Google is set to make changes to its Android operating system that aims to cut back on the amount of tracking it allows. It’s that kind of tracking that allows big tech companies to gather information about consumers, and in turn target you ruthlessly with advertisements for things it believes you want to buy.
Google’s changes aim to limit the sharing of user data with third parties by restricting the amount of data that is collected across different applications.
The changes are similar to those introduced by Apple. In fact, Apple’s changes led Facebook’s recently rebranded parent company Meta to declare that Apples changes alone would cost the company $10 billion in revenue. That same day, $232 billion was wiped from the company’s market cap. That’s a drop of 26 percent! And it set a new record for the largest one-day loss in history. Sucks to be Zuck.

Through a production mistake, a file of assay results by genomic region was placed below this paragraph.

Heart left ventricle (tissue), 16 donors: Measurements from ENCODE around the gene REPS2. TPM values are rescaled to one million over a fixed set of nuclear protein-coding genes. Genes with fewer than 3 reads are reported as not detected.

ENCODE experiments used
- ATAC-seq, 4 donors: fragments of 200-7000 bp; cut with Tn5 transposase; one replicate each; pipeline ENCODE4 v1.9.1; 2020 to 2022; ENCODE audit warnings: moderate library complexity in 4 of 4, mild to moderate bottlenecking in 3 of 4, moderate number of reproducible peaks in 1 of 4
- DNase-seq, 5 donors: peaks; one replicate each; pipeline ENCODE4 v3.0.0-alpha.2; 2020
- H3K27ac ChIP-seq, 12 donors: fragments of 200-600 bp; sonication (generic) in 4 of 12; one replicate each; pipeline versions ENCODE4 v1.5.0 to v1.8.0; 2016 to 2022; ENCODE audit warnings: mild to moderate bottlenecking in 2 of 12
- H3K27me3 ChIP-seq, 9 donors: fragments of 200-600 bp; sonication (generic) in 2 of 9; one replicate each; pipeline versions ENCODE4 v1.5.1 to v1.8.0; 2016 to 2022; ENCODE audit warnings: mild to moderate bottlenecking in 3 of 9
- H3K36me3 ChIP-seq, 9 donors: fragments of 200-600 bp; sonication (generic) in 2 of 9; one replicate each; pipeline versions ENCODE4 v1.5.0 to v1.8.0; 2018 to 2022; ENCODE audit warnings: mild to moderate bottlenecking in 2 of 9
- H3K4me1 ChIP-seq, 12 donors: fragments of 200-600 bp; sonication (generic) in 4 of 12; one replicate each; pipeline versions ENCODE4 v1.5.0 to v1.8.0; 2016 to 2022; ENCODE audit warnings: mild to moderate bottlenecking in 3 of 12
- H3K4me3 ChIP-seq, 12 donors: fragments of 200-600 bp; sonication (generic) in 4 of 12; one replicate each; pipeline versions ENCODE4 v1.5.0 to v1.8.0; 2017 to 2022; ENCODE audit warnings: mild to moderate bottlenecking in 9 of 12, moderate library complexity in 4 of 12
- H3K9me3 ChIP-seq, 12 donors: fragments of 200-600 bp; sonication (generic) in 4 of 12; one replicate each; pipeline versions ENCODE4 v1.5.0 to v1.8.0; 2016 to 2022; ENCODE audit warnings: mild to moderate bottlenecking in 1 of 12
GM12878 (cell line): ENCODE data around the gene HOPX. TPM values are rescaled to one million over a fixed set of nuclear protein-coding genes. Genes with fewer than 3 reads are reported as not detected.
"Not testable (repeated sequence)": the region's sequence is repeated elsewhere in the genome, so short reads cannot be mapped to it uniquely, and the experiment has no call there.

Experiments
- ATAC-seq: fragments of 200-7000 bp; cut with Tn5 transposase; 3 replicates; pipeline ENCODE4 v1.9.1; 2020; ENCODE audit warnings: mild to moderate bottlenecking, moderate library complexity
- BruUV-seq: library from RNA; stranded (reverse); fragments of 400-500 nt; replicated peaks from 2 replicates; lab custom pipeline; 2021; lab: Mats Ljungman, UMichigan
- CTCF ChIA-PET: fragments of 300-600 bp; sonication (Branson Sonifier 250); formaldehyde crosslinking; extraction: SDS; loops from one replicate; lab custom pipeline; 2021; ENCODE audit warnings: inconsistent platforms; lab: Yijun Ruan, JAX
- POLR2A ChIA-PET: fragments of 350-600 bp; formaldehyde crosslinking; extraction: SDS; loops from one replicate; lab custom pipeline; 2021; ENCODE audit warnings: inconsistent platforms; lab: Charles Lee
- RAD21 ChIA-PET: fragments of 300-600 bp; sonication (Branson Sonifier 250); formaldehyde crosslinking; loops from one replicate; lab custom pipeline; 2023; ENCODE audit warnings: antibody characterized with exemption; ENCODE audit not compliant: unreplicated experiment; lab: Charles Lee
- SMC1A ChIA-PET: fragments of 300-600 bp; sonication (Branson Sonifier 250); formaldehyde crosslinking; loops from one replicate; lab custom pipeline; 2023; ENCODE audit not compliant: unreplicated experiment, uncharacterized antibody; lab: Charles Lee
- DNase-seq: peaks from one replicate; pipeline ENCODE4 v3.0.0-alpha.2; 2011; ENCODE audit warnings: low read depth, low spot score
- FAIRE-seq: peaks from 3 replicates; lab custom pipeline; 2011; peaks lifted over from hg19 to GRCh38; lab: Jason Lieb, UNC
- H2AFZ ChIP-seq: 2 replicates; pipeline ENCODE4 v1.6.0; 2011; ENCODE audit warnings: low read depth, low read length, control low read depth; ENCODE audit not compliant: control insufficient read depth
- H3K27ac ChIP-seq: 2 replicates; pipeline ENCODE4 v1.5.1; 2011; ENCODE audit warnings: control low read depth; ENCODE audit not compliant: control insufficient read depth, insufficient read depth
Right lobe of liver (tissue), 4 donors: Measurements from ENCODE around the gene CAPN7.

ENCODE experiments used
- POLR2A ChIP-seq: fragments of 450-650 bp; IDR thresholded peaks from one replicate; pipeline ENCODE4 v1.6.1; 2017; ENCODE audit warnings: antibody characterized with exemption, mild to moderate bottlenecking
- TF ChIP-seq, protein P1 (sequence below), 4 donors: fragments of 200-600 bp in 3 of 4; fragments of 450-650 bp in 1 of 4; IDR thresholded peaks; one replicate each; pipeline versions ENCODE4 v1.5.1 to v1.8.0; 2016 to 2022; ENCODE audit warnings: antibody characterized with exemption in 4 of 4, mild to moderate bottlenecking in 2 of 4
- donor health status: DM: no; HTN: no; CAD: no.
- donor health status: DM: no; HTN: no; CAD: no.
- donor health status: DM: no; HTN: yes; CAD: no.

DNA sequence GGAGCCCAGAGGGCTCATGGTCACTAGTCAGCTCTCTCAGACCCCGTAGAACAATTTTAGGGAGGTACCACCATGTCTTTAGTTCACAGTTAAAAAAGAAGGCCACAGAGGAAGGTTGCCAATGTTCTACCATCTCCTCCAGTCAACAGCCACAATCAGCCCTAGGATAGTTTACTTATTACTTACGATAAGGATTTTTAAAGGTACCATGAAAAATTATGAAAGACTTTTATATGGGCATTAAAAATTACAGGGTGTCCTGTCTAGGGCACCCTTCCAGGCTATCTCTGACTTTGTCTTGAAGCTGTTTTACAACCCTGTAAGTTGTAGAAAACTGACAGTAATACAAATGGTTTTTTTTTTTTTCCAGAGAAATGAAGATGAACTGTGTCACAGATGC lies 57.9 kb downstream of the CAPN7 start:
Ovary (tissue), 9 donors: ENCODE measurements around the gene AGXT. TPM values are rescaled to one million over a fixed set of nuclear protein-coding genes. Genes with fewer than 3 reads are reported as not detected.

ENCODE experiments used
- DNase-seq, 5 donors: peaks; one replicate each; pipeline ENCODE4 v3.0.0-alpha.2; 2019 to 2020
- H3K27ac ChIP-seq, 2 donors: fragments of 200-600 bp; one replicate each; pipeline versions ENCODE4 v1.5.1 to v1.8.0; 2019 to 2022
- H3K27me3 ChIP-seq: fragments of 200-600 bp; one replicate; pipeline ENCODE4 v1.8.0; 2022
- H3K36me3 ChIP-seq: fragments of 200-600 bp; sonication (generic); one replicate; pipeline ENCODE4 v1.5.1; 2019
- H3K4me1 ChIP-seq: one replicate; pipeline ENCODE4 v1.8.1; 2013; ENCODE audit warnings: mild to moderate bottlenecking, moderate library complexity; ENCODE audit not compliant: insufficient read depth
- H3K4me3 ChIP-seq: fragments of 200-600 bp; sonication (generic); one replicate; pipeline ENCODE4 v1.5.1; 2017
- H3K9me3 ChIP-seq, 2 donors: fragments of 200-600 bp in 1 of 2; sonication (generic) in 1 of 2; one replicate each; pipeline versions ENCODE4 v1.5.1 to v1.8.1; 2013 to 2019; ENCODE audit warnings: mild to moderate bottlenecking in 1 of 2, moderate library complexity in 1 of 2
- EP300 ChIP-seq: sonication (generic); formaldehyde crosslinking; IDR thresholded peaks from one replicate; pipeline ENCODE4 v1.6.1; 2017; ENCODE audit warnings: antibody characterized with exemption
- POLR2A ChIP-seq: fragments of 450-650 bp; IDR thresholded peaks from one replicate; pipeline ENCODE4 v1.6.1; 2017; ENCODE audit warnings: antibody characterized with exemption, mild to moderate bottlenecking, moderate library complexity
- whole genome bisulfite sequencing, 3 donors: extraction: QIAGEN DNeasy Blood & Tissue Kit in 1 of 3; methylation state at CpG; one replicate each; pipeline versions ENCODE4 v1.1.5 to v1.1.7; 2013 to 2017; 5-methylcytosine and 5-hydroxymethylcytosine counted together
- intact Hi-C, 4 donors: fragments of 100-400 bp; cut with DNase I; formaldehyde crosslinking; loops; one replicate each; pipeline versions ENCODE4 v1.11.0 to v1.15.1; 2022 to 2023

However, despite the market cap massacre, Facebook isn’t as combative with Google’s changes as it was with Apple’s. “[It is] encouraging to see this long-term, collaborative approach to privacy-protective personalized advertising from Google,” Graham Mudd, vice president of product marketing, ads and business at Facebook said on Twitter. “We look forward to continued work with them and the industry on privacy-enhancing tech through industry groups.”
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Facebook’s softer response this time around is likely because Google is taking its time to roll out the policy changes and hasn’t actually disclosed a timeline. It also said that existing technologies will last for at least two years, giving time for companies to adapt. (or is that evade?) Meta has also recently paired with Nvidia to build a staggeringly powerful AI research supercomputer, so perhaps it just doesn’t need that data so much anymore, anyway.
It’s not just big tech that’s affected by these kinds of policy changes. Advertising revenue is the lifeblood of many a website (including ours) and there needs to be a healthy equilibrium between ever aggressive and invasive tracking while allowing companies that rely on advertising revenue to survive and thrive. These kinds of discussions will only intensify as we increasingly shift out of the real world and into the virtual one.